Defending the Lizard Creek subdivision proposal before the Regional District of East Kootenay (RDEK) board before the vote that approved the controversial OCP amendment and re-zoning, Electoral Area A director Mike Sosnowski argued that the area is not important for grizzly bears or other wildlife.
Grizzly bears in the Elk Valley are well studied by biologists, with many years of data from GPS collars and DNA hair sampling—and their research completely contradicts Sosnowski’s claims.
While the Lizard Creek proposal is proceeding, Wildsight thought it was important to set the record straight for future development proposals. We spoke to two researchers who work in the area to get the facts. Needless to say, we think sound science should guide community decisions, not anecdotal claims from RDEK directors or quotes picked from reports from consultants hired by developers.
We reached out to Clayton Apps, a registered professional biologist who has conducted extensive bear surveys in the area. According to Apps “the Lizard basin and surrounding valleys support what may be the highest localized density of grizzly bears in the Rockies” and “this clearly is a core area of significance to the health of the regional and trans-boundary population.”
Apps adds that “Planning for connectivity options into and through the Elk Valley and around existing human settlement and development is important for maintaining the conservation effectiveness of this area into the future.”
It can’t get more clear than that: the Lizard Creek area is important habitat with a dense grizzly population. But what about connectivity and the impact of development? Is it too late for the Lizard area, as Sosnowski claims?
“I would strongly disagree with any statement or assumption to the effect measures to maintain secure movement and population connectivity options are too late or not worthwhile,” says Apps, “Severing secure movement options that remain could lead to increased bear-human conflict, compromising public safety and conservation.”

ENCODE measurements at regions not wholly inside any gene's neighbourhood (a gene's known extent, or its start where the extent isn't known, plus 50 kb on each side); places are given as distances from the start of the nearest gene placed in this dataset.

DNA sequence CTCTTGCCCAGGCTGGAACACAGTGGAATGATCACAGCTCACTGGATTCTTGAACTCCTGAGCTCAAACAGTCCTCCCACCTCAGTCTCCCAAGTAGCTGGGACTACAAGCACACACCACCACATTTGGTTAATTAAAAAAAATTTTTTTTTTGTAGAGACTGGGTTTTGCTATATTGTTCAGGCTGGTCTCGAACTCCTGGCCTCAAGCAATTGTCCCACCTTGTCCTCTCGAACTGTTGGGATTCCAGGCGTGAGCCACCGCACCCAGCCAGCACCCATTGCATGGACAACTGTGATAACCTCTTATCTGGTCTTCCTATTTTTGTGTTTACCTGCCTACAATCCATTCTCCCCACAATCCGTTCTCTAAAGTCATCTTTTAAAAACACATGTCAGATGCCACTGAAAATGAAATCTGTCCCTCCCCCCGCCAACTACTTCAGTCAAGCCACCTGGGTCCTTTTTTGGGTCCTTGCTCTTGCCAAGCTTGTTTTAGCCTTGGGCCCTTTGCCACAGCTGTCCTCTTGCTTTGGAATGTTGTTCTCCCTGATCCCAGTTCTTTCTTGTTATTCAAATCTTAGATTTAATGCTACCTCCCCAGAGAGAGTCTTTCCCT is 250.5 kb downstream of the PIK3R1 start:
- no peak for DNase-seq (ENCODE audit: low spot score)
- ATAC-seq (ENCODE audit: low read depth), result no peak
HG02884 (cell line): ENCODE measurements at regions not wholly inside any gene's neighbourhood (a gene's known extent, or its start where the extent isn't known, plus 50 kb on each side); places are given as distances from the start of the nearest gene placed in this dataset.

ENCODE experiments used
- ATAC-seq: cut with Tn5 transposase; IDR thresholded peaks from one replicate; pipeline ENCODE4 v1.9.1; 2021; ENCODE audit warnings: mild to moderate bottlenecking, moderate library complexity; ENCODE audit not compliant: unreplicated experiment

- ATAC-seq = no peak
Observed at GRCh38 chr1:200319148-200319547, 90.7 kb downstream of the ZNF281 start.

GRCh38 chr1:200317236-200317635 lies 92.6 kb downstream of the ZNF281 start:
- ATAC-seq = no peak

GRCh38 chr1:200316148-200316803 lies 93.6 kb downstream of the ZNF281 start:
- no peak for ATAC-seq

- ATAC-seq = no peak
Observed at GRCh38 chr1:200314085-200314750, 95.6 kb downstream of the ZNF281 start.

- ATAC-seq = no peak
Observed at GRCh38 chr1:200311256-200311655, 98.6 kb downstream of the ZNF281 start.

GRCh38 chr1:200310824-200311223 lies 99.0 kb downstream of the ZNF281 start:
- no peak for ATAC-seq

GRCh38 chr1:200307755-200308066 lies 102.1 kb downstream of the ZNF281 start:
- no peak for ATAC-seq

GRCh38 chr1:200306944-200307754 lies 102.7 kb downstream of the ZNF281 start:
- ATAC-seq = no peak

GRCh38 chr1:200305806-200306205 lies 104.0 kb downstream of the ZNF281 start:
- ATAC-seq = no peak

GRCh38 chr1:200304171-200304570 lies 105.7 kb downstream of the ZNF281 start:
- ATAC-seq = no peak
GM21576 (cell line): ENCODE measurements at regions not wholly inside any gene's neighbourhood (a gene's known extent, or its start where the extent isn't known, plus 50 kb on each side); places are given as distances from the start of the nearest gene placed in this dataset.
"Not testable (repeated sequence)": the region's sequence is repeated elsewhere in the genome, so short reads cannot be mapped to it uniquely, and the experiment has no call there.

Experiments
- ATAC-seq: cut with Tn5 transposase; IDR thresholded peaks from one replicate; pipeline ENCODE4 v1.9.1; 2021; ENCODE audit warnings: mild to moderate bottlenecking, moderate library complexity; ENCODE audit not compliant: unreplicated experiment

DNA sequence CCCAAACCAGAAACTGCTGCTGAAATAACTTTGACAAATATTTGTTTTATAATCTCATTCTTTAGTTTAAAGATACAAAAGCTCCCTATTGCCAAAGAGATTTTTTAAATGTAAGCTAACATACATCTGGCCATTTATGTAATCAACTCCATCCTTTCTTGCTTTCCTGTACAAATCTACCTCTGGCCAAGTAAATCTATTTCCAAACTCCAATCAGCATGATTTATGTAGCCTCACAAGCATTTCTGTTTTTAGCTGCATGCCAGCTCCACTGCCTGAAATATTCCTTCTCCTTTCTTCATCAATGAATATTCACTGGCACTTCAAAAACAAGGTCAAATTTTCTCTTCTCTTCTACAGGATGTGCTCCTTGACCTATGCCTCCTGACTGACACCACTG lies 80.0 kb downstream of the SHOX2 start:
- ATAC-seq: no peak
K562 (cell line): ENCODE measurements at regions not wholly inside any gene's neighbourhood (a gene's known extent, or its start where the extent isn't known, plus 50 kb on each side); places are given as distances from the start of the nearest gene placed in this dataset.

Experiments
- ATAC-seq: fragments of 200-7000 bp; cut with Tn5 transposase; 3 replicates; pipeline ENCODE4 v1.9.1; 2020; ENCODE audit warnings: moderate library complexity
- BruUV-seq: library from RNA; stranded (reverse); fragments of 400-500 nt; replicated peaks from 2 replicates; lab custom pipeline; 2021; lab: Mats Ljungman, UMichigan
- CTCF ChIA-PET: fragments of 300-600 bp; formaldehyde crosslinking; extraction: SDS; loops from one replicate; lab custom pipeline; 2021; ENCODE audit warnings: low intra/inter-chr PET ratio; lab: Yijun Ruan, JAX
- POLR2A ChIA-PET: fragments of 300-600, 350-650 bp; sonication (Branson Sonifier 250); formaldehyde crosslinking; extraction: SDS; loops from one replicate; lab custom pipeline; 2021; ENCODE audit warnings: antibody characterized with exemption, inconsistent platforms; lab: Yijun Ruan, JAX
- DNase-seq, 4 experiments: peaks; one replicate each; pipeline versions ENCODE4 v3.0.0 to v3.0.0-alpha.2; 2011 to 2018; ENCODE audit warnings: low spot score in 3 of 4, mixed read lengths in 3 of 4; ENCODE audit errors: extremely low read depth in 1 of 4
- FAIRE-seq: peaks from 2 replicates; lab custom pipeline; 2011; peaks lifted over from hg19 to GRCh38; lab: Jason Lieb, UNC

We also spoke to another Clayton, grizzly bear population researcher Clayton Lamb, who also has experience in the Elk Valley.
Lamb’s research shows the Elk Valley is densely populated by grizzlies and he also identifies the Lizard drainage as an important corridor for grizzlies. The problem in the Elk Valley, according to Lamb’s research, is that grizzly survival rates are very low in the area. Because of conflict with humans, rail and road traffic, and hunting and poaching, adult bears are far more likely to die because of humans than of natural causes.
What’s the solution? It won’t be easy, but step one according to Lamb’s paper on the Elk Valley bear population is “to maintain the integrity of intact landscapes that provide critical habitat for grizzly bears and refuge from human development and associated human–bear conflicts.”
Something has gone quite wrong when we have Mike Sosnowski quoting from a report from a consultant, based on published studies from scientists, claiming everything is just fine and the same scientists who are authors on two of the three studies cited by the consultant, Apps and Lamb, saying something quite different.
The bottom line is that the Elk Valley, and particularly Lizard Creek, is excellent natural grizzly bear habitat, but that roads and rail, garbage and other bear attractants—humans, in other words—are a real danger to grizzlies.
Our responsibility is to give grizzlies the safest passage possible through the dangerous valley bottoms. That means protecting connectivity down from their high elevation summer habitat, like Lizard Creek. That means giving bears as much space to roam as possible, not a few narrow slivers along the edges of subdivisions.
When we rely on anecdotes and opinion (and the proponent’s far away consultants) instead of sound science from the experts in the area, grizzlies lose. And grizzlies in the Elk Valley are already struggling to survive.
Conservation Director, Wildsight